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A way to STEM interest in school
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The reason for the existence of the Southwest Academy for 21st Century Excellence is contained in four sentences at

Today’s students will read 2,300 web pages and write more than 500 pages of e-mail this year. They will view 1,281 Facebook profiles. They will choose a college major that didn’t exist 10 years ago, and will work in a career that doesn’t exist today solving problems of which we have not yet heard.

How prepared is your son or daughter to enter into this 21st Century work world?

The Southwest Academy for 21st Century Excellence was developed as a part of the Platteville School District’s efforts to provide students with opportunities to learn about careers in STEM fields — Science, Technology, Engineering and Mathematics. Southwest Academy is a collaboration among 10 high schools including Platteville and Iowa–Grant, UW–Platteville, Southwest Wisconsin Technical College, and Cooperative Educational Service Agency 3.

One STEM opportunity is Project Lead the Way courses in partnership with SWTC. The PLTW Rural Initiative offers the Platteville courses in the Iowa–Grant, Cuba City, Southwestern and Highland school districts as well.

One example is the SWTC classes PHS students can take, including Engineering Development and Design.

Coda Phillips, a June PHS graduate, was a teaching assistant his senior year for PHS classes.

“Most of the classes focus on methods of engineering and designing some things,” said Phillips, who as a junior designed shoes that generated enough electricity while their user was walking to recharge a mobile device. “I’ve always been interested in science and math, but until I took some of these courses I never really had direction.”

Juniors Kierre McLaughlin and Blaine Molesworth designed a scuba gear organizer this school year.

“You start out and say I like engineering, this is cool,” said Molesworth. “And as you progress, this becomes more hands-on.”

McLaughlin transferred to Platteville in eighth grade, and “at the end of the year they let you come in and look around,” which got her interested in the classes.

Phillips is going to UW–Madison to major in computer engineering and computer science. Molesworth plans to attend UW–Platteville in mechanical engineering. McLaughlin plans to study mechanical engineering at SWTC.

“Because the districts in which we serve are so small, the resources that the technical college and CESA can provide are invaluable,” said Julie Pluemer, supervisor of teaching, learning and academic outreach at SWTC. “School districts could not do this on their own. Through our collaborative efforts we are able to provide opportunities to students to make STEM education a reality in Southwest Wisconsin.”

AT&T Wisconsin gave a $3,000 Innovation & Investment donation to the academy for a fall event, “Mom’s Night Out: Promoting STEM Education.” The event will be held at Platteville High School, Potosi High School, plus Argyle, Darlington and Mineral Point high schools Monday, Oct. 22, and at Lancaster High School Tuesday, Oct. 23.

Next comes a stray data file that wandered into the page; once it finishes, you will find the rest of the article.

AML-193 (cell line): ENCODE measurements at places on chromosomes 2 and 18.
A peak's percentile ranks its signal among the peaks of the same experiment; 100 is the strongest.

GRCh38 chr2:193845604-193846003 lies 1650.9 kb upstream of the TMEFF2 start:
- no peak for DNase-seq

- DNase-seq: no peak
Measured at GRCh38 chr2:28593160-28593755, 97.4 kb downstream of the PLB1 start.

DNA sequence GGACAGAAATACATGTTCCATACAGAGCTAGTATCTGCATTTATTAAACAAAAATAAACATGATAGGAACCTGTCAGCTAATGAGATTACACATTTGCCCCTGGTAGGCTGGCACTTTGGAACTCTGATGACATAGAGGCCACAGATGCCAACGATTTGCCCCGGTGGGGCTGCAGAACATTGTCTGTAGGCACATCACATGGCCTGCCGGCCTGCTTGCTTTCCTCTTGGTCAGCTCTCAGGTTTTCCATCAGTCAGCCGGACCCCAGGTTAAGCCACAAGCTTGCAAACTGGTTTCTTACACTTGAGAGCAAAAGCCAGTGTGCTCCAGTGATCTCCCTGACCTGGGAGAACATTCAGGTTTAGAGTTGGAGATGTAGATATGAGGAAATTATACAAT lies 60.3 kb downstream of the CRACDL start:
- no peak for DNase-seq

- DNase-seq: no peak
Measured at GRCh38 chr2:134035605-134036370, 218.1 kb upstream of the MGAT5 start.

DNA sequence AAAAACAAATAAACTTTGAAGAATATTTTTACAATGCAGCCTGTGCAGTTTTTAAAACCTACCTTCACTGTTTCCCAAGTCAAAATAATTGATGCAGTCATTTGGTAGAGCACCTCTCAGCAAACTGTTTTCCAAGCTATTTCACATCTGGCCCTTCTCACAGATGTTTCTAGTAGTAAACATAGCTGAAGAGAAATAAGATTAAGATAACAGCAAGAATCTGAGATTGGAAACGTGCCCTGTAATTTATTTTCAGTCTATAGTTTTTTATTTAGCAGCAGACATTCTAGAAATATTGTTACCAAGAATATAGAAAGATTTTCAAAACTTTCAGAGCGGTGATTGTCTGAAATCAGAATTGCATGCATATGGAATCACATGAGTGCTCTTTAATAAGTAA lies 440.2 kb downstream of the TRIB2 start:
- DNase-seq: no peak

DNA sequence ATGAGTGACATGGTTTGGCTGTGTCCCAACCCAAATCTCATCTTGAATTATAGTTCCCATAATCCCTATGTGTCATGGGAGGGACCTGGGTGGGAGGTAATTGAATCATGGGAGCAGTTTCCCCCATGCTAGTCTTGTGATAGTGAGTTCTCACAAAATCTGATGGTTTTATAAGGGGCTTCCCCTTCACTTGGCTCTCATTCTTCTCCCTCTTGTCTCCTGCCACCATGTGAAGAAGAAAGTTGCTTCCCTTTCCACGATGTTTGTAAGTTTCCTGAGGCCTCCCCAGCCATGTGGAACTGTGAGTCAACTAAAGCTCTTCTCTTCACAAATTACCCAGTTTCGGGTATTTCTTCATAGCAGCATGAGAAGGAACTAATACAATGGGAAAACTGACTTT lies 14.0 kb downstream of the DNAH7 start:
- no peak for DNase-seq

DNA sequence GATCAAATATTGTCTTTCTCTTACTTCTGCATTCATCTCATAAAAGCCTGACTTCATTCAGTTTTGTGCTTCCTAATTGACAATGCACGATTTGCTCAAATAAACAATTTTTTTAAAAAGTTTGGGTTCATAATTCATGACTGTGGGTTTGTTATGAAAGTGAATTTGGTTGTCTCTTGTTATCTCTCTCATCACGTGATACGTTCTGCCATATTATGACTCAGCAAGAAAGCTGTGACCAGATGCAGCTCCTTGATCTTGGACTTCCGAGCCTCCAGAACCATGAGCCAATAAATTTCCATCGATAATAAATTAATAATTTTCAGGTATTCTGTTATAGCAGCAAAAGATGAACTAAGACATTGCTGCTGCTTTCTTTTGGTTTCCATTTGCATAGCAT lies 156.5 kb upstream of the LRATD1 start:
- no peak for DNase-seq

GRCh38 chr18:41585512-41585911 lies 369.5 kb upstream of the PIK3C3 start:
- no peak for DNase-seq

Greg Quam, Platteville High School’s career and technology coordinator, said Mom’s Night Out will “promote the importance of STEM education at a young age” and “encourage moms to be involved in that decision-making process.”

“AT&T Wisconsin is committed to helping advance the education of our young people, particularly in the critical fields of science, technology, engineering and math,” said Jim Jermain, Regional Vice President of External Affairs for AT&T Wisconsin.

“Mom’s Night Out is a fun way to have children and mothers explore STEM careers together and discover the exciting possibilities that exist in the fields of science, technology, engineering and math,” said Dr. Jeffrey Jacobson, Platteville High School principal. “This contribution from AT&T will help us further our efforts to promote STEM education and prepare more students for these important careers.”

“With more than 70 percent of jobs in the U.S. labor market requiring a solid foundation in STEM concepts, it’s clear that STEM education is vital to the continued prosperity of Wisconsin and the nation,” said Rep. Travis Tranel (R–Cuba City), who was at the donation event. “We are very fortunate to have education leaders in Southwest Wisconsin who are so dedicated to promoting STEM education and ensuring our students have a solid foundation for a successful future.”

Other STEM opportunities include “Why STEM” workshops for educators, a STEMposium highlighting student projects, and Engineering is Elementary training for educators.

“I just think that the program is a great way for moms (or dads or another care giver) to learn more about STEM opportunities and to provide input into their child’s career decision-making process,” said Mary Johannesen, School to Work Coordinator at Iowa–Grant High School. “Seventy percent of jobs in the future will require some STEM-related knowledge.”